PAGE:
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Potluck

HUMOR

Remember When “School’s Out!” Meant “Get A Summer Job?”

M

aybe you were the block’s best babysitter or a tanned, whistle-blowing lifeguard. As a teenager, my first foray into the working world was at a mom-and-pop dry cleaning shop. I worked the front counter, but the scary-looking equipment in the back spewed steam all day long, and that made the tiny space, sans air-conditioning, hotter than Hades. I soon traded that tropical setting for a string of jobs at icy cold ice cream shops including one where I sold softserve in waffle cones at an amusement park. Shortly after I started my job, one of the machines started to leak vanilla ice cream. I told the manager that the gasket appeared to be wearing out. He insisted that I’d simply not put the machine together properly after I’d cleaned it. Reader’s Digest Condensed Version: The leaking continued as did my attempts to convince the manager to replace the gasket until one afternoon when he pulled the handle to make a cone and the gasket gave way. The stainless steel machine erupted like Mt. St. Helens. Vanilla ice cream drops rained down like volcanic ash all over the heads of (screaming) customers. As always, there are lessons to be learned and this one is: Even when you are in charge, sometimes it’s simply best to shut-up and listen. My stint as a server at a restaurant is no less memorable. One night, a couple in my section was celebrating their wedding anniversary. It was a rare night without the kids. The woman wore a beautiful, amethyst-colored dress. I remember exactly what she had on because five minutes after she sat down, I lost my balance and dumped a tray of filled-tothe-brim iced tea and water glasses on her silk-draped lap. I watched in horror as the tumblers and ice cubes and

liquid cascaded down onto her. Resisting the urge to run out of the restaurant, I waited for her to shout. To my surprise she never did. She just grabbed a pile of napkins and started dabbing. Over my apologies and offers to dry clean her dress, she made jokes about how she usually ended up with something spilled on her every night at dinner thanks to her children. She stayed and ate dinner with her husband—wet lap and all—and once they were gone, I discovered the biggest tip I received all summer long. Lesson learned: Even if you can’t control a situation, you can control your response to it. Always try to choose to react with kindness and grace. A sprinkle of good humor goes a long way, too. Then there was the time I helped cater a wedding reception at a lovely winery. After I set up the buffet line, I walked out on the deck to admire the multi-tiered wedding cake. My boss had painstakingly handmade and decorated it with a meticulous lattice-work design. But instead of the cake I expected, I discovered the pastry equivalent of the Leaning Tower of Pisa! I tiptoed over to the tilted cake, afraid that any vibrations would send it in a nosedive off the table. As I got closer, I saw the culprit - tiny claw marks from the resident cat. Luckily, this Girl Scout-trained baker had extra icing. She cleverly covered the swipes, secretly marking where they were, so we wouldn’t serve those sections to the guests, and gently elevated the side so it wasn’t obviously tilted. Crisis averted. Lesson learned: Stick with freelance writing. It’s not as tasty, but it’s much less messy—especially for my customers. — Lisa Ferreira Candice Carver Illustration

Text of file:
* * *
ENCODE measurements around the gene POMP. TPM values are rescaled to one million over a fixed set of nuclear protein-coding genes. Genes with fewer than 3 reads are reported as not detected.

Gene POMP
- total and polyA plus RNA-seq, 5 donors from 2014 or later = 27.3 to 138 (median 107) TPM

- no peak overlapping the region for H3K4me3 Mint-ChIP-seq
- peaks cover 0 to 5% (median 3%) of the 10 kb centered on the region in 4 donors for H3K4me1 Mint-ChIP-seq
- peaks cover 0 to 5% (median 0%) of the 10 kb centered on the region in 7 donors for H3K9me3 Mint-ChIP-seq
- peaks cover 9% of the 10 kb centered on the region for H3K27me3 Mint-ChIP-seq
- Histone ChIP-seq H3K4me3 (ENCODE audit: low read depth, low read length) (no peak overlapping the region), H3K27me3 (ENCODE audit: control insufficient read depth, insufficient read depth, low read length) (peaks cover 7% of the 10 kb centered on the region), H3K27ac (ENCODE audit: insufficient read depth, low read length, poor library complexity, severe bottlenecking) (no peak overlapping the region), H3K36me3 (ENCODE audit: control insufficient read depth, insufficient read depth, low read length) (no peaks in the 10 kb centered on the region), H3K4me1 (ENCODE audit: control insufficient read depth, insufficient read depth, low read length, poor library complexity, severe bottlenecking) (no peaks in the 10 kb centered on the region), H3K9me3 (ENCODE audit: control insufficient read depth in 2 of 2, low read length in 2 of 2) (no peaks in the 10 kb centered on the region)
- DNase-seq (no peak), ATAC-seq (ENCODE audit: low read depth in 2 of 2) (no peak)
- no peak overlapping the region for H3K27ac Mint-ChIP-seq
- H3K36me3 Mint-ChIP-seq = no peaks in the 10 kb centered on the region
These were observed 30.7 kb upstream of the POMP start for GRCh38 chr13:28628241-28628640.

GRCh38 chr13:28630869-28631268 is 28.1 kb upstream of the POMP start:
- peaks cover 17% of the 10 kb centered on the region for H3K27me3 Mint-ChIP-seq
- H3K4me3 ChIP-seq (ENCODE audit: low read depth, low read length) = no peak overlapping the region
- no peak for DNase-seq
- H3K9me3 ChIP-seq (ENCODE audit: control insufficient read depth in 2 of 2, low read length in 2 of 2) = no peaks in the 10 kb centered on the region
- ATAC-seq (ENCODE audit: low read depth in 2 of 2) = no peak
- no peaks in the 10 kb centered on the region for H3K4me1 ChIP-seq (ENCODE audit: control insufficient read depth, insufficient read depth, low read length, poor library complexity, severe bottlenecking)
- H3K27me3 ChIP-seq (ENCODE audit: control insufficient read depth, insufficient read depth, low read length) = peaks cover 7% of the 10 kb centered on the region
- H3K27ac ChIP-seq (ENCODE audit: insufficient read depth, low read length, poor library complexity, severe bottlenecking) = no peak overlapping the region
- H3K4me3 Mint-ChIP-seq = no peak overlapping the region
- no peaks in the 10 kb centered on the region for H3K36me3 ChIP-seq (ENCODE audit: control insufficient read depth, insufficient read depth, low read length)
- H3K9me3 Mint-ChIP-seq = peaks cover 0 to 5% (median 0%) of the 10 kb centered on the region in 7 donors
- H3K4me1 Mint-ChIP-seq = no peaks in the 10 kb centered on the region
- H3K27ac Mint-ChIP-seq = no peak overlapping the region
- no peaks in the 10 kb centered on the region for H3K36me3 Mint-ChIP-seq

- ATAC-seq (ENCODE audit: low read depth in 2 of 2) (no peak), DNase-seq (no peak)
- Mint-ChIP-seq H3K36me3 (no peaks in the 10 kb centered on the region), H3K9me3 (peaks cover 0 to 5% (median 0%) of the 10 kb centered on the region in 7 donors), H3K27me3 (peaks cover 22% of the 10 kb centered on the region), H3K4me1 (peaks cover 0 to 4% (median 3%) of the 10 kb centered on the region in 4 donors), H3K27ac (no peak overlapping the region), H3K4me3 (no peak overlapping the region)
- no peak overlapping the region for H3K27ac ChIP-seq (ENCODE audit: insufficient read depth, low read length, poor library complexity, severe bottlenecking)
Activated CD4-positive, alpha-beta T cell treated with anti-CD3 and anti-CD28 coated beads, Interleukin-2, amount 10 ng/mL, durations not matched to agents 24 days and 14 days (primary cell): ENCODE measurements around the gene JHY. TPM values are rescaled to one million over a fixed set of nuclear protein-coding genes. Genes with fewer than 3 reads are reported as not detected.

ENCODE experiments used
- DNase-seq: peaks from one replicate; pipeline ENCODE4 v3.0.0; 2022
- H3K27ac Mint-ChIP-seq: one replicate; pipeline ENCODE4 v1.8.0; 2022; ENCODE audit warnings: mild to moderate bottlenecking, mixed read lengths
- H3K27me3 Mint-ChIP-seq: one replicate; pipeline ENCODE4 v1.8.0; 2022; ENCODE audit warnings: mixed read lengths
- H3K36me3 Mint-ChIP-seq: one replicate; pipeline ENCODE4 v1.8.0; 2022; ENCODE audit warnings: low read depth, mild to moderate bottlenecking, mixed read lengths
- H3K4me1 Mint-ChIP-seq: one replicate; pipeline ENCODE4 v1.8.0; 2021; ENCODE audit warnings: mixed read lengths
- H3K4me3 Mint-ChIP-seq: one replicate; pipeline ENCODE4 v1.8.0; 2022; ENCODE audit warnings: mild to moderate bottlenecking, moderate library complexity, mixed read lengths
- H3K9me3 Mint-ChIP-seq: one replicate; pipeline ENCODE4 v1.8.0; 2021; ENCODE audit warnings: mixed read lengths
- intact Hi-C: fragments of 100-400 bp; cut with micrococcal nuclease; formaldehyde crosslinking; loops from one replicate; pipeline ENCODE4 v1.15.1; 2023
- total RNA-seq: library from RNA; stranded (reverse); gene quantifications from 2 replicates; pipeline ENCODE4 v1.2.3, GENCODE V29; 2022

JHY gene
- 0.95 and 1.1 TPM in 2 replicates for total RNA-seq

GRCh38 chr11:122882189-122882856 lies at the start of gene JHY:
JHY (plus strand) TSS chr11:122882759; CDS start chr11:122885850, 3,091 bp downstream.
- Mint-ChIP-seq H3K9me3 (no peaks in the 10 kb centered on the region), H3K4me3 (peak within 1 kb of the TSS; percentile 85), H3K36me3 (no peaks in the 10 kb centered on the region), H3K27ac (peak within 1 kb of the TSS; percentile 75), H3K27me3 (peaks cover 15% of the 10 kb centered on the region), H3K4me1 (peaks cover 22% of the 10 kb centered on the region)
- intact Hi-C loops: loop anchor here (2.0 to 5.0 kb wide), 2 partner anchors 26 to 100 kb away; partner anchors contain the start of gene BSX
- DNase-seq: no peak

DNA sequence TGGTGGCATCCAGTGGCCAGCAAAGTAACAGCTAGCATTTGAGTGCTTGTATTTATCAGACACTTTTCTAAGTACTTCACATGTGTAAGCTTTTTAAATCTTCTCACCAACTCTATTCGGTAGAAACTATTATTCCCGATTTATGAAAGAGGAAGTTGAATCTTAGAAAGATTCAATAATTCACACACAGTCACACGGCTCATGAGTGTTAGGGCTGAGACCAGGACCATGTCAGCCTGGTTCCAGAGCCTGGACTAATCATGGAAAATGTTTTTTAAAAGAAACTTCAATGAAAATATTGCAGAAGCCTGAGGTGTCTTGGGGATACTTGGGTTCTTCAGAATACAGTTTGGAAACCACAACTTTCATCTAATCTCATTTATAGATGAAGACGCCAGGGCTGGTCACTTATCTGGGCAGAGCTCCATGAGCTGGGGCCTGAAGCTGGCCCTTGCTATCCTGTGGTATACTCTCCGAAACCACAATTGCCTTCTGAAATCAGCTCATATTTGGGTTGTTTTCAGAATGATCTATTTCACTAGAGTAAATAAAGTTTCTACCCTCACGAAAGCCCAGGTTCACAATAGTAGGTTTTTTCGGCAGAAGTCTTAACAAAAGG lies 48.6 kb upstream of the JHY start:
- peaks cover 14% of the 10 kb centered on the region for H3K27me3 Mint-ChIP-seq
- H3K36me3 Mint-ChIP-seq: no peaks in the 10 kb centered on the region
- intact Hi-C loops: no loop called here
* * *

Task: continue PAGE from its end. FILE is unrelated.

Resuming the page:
18 www.VirginiaNeighbors.com

Virginia Neighbors  

July August 2010Issue

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